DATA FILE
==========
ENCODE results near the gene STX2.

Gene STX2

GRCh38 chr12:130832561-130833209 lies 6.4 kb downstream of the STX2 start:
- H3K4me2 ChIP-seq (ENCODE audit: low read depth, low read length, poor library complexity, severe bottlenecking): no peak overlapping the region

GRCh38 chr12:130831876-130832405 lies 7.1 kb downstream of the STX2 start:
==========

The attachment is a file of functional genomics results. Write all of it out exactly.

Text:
ENCODE results near the gene STX2.

Gene STX2

GRCh38 chr12:130832561-130833209 lies 6.4 kb downstream of the STX2 start:
- H3K4me2 ChIP-seq (ENCODE audit: low read depth, low read length, poor library complexity, severe bottlenecking): no peak overlapping the region

GRCh38 chr12:130831876-130832405 lies 7.1 kb downstream of the STX2 start: